Around 40,000 households will be taking part in energy saving trials in a bid to cut household bills and help in the fight against climate change, Business and Enterprise Secretary John Hutton announced today.
Contracts have been signed with EDF Energy, E.ON UK, Scottish and Southern Energy, and Scottish Power to conduct the trials; and are funded by £10m from Government matched by a similar amount from the companies involved.
The trials will include around 15,000 households receiving state of the art smart meters and 8,000 more receiving clip on real time display units for their existing meters. The other households in the trial will be testing new ways of receiving information to help them cut their energy use.
Clip on real time display units can tell people how much energy they are using, and how much it is costing when individual appliances are turned on. Smart meters allow energy suppliers to communicate directly with their customers, removing the need for meter-readings and ensuring entirely accurate bills with no estimates. Smart meters tell people about their energy use either through linked display units or in other ways, such as through the internet or the television.
Business and Enterprise Secretary John Hutton said:
"Changing consumer habits is vital if we are to cut our energy use and reduce the impact of climate change. Smart meters provide the cutting edge technology to enable this to happen. The results of the trials will provide invaluable evidence to support the future rollout of displays and smart meters; helping to cut consumer bills and cut our carbon emissions."
Ofgem Chief Executive, Alistair Buchanan, said:
"Smart meters have great potential to help customers better understand their energy consumption and encourage energy efficiency. Ofgem's initial work suggests that smart meters are the future - the end of the meter reader, the ability to meter homemade electricity sales back onto the grid and vastly improved consumption data available within your home. These trials, which will be administered by Ofgem over the next two years, will provide us with firm evidence and hard facts about the benefits smart meters can bring."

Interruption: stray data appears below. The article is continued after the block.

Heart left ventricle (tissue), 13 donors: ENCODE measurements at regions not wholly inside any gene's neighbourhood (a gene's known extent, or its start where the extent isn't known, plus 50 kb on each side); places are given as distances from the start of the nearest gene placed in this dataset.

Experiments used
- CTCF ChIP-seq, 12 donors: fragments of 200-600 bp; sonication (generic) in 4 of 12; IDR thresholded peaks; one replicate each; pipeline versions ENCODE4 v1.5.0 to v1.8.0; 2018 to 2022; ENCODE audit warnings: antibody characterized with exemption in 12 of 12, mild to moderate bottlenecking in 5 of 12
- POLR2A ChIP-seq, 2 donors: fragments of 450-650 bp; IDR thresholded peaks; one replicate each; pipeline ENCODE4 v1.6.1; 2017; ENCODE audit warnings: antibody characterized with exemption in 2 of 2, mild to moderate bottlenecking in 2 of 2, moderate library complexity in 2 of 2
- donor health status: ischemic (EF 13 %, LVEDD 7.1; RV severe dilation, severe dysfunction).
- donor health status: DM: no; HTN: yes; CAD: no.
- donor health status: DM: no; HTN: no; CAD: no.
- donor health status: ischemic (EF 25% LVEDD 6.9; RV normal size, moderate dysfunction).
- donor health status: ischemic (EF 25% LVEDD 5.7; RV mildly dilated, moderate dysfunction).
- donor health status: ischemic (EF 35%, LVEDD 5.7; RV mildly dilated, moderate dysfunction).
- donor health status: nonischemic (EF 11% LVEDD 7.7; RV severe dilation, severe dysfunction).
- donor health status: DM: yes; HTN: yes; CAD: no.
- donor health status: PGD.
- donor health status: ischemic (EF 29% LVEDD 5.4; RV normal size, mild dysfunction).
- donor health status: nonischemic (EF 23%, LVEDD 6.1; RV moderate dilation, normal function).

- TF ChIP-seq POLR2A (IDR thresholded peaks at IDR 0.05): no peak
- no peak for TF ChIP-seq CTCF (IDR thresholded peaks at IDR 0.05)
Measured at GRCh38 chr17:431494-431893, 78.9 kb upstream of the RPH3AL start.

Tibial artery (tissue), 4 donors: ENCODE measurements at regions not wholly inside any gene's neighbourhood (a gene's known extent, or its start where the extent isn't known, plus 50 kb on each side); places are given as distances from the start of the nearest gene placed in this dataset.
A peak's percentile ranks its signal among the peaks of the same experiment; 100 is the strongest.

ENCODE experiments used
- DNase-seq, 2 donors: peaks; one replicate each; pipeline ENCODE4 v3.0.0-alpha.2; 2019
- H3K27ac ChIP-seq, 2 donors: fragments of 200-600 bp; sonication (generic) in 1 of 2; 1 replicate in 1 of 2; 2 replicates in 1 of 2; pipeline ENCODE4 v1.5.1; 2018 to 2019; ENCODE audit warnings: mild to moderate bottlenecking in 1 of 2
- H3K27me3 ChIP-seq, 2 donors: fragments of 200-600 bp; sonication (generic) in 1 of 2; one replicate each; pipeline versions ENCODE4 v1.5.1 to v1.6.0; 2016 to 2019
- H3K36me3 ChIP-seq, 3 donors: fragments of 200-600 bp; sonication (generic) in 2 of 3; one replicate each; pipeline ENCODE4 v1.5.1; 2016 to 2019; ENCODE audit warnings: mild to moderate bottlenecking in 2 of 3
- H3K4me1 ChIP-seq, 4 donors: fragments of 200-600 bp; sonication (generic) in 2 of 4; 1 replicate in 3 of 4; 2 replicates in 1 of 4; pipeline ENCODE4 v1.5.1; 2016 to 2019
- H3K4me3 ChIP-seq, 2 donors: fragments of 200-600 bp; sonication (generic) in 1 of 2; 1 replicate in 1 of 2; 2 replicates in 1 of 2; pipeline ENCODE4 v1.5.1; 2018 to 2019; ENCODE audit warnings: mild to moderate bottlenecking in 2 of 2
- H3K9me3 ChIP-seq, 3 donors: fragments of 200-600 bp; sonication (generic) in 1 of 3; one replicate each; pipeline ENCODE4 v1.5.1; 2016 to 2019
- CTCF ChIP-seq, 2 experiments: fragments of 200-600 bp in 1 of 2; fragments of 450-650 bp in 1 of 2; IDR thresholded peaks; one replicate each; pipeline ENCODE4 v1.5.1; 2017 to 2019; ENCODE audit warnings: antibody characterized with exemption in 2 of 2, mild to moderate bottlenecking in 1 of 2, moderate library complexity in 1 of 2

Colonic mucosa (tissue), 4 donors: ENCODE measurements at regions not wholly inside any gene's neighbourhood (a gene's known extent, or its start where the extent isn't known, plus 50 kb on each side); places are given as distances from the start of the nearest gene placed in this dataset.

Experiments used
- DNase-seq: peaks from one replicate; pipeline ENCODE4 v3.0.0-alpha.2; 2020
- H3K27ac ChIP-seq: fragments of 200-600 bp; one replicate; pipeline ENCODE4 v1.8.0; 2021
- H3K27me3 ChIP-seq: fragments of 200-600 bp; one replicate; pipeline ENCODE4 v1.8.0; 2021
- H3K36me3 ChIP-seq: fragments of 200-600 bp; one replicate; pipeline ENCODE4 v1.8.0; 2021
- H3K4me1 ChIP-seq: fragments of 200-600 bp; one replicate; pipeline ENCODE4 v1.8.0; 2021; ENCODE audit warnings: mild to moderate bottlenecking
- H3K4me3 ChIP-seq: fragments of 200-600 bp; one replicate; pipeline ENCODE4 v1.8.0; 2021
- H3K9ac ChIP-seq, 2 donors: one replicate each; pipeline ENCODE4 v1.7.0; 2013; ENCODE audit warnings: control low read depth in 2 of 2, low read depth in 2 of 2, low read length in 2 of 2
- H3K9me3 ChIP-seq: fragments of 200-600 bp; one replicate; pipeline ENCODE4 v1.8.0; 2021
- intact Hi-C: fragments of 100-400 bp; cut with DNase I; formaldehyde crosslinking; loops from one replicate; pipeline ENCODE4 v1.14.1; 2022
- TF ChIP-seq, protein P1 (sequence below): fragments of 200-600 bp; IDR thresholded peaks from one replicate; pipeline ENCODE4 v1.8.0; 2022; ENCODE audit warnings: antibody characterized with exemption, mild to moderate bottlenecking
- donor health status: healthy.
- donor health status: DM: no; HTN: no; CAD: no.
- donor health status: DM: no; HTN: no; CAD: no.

The trials will test out consumers' response to better information on their energy use through a variety of methods, including:
- Consumers to be able to access information about their consumption and energy costs through visual display units that can be displayed round the house, over the internet and even through digital TV;
- The potential for energy suppliers to provide enhanced billing information with advice to consumers on how they can cut down their energy bills; and,
- Providing a breakdown of energy use to the customer and exploring a range of tariffs for consumption at different times of the day.
The trials will be conducted throughout the country and will look at the responses from a range of customers, including those in fuel poverty.
The trials will also look at:
- Increasing the frequency of billing as well as the impact of more accurate bills; and
- Encouragement to become even more energy efficient through more information and community engagement.
Smart meters are expected to be rolled out to most households within the next ten years, and all but the smallest businesses in the next five years.
In the meantime, Government has proposed that real time display units be provided with any new meters fitted from 2008, and to all households that request them between 2008-2010. It is estimated that these short-term measures will deliver savings of 300,000 tones of carbon per year by 2020. Government will be consulting further on the implementation of these proposals.
Posted July 13th, 2007